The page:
up the present stamp of mare; this read in connection with the remark made by
the Superintendent, North Punjab, to the effect that he is greatly in favour of the
Arab being used for the small and pure country bred mares of the Frontier
till a large breed is produced, confirms the opinion which I have always held
that we must, when dealing with the indigenous mare of the country, first
cross her with Arabs, then when we obtain a cross sufficiently large, the
Hackney can be brought in, but that too long a continuance of Hackney
strains will lead to the production of a class of horse totally unfitted for mili-
tary purposes; then it is that the Thoroughbred or big-boned Arab sire is
called for.

In Baluchistan, I am of opinion that but few, if any, Hackneys should
be employed. In this part of the country we have a class of mare in every
way calculated to throw good remounts when crossed with Thoroughbreds
or big Arabs, and I consider that it would be bad policy to introduce any
coarse blood.

The demand for Thoroughbred English and Arab sires is much greater
than the supply, but this year it is hoped that 14 Thoroughbreds will be
received for Northern India by importation from England, and that 6 Aus-
tralian Thoroughbreds will also be received. This number added to 13 Arabs
that will be purchased during the year will go far to satisfy the demands made
by the various horse breeding centres.

Stallions which
produce the
most suitable
stock for the

17. Table V (page xiii). It was stated in last year's report that the
statistics contained in the Table could not be supplied by the various Superin-
tendents as they were unable to visit the Dep6ts on every occasion when re-
mounts were issued, and even if they did, this would give no idea of the
number of rejections. The information can only be supplied by the Remount
Department and the Director of that Department has kindly furnished the
statistics contained in this Table. It will be seen that 492 remounts were fit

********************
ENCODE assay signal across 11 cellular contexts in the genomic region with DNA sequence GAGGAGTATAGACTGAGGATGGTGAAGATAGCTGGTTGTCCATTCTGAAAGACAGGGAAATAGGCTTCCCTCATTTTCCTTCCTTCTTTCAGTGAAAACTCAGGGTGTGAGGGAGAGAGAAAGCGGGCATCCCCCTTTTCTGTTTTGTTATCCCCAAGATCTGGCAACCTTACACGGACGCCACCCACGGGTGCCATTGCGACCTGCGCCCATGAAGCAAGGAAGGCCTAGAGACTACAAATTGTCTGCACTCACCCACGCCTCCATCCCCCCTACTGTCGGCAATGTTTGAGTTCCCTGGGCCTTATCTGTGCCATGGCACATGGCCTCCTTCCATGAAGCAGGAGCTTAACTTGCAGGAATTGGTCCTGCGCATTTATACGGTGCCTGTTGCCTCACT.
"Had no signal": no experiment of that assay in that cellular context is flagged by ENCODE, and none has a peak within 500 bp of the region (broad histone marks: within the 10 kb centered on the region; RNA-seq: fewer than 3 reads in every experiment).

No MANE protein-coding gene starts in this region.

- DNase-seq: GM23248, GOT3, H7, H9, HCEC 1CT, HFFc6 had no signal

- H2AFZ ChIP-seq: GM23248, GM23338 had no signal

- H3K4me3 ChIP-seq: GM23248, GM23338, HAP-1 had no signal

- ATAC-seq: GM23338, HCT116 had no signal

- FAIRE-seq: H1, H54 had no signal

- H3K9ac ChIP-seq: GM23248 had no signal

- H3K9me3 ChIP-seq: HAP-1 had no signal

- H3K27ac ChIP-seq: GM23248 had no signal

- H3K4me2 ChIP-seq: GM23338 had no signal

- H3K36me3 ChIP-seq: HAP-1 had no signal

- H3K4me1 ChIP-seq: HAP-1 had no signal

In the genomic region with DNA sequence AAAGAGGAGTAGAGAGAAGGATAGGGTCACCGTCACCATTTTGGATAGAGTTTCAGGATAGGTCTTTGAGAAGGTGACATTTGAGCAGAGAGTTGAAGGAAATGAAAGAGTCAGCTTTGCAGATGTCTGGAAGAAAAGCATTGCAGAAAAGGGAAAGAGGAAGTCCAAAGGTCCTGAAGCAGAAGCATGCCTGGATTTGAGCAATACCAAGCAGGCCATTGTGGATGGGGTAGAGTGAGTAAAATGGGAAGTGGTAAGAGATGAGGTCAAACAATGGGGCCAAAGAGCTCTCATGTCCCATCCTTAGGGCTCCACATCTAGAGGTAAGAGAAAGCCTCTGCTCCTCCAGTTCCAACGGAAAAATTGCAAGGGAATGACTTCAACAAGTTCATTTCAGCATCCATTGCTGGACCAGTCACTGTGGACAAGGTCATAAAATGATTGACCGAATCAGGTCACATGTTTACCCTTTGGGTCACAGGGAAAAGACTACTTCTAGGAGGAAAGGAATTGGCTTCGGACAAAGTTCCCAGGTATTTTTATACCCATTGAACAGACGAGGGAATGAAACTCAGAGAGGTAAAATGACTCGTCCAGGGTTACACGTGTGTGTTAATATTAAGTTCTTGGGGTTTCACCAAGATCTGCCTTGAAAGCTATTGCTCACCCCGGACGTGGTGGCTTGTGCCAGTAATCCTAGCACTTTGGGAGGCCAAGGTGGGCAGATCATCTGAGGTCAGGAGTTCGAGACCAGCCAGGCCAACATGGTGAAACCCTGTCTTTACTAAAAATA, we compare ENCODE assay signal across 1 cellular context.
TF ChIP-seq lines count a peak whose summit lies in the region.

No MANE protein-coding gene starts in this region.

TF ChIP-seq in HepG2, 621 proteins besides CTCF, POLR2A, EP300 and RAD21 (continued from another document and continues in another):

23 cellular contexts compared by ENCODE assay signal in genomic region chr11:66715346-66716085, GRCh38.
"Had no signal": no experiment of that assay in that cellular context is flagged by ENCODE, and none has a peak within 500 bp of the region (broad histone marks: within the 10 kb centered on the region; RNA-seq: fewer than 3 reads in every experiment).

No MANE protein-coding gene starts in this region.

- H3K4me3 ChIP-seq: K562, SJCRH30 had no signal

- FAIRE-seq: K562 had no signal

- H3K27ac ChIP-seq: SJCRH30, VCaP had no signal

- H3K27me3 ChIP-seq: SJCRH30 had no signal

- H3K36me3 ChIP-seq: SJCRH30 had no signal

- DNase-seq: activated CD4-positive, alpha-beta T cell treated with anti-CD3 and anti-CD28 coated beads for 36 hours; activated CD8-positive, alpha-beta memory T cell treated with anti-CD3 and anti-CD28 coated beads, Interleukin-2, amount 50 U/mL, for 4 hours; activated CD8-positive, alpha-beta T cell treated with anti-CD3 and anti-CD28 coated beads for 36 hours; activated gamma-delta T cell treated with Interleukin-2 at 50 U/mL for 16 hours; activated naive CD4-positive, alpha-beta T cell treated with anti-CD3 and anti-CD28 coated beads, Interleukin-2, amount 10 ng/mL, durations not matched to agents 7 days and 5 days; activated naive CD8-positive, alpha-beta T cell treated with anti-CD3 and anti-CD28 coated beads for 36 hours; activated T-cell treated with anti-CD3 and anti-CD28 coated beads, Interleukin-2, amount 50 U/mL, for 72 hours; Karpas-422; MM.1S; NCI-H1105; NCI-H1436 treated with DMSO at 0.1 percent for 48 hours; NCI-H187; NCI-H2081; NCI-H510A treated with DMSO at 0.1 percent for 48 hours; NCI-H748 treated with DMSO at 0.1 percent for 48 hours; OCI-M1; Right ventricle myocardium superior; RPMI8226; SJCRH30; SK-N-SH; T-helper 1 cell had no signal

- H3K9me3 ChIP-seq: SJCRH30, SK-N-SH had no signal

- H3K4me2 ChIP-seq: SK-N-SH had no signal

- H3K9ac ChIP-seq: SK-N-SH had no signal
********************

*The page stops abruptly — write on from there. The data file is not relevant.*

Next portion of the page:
to be issued, and that of this number, 37 or 7.5 per cent. were either cast as
unfit or sold as undersized.

The percentage of remounts issued with known pedigrees must be consi-
dered satisfactory. The percentage of those noted as unknown being only:

                22 per cent. at Ahmednagar.

                22.4 per cent. at Kurnal.

At Hapur, the percentage of such is rather high, standing as it does, at
46 per cent.

Number pur-

18. Table VI (page xv) will show that 2,330 remounts were purchased
during the year. The following will show the number obtained during the
past 3 years:—




Bengal ... ... ...




Bombay ... ... ...




Imperial Service Troops ...




Total ...




The numbers shown as purchased by the Imperial Service Troops do not,
I feel certain, represent the actual number of country-breds obtained for the
different Native States, but the Inspector-General, Imperial Service Troops,
has kindly promised in future to submit a Roll of all such horses bought by
the various Inspecting Officers or by those subordinate to them.

The increase in Bombay is mainly accounted for by the great number of
remounts stated to have been purchased for the Police in Sindh, viz., 222.
From the report received from the Superintendent, Civil Veterinary Depart-
ment, there is nothing to show where the 656 remounts obtained from the
Bombay Presidency were bought, but from the number of purchases made at
the Horse Shows in Sindh, it is presumed that the majority are obtained in
that province.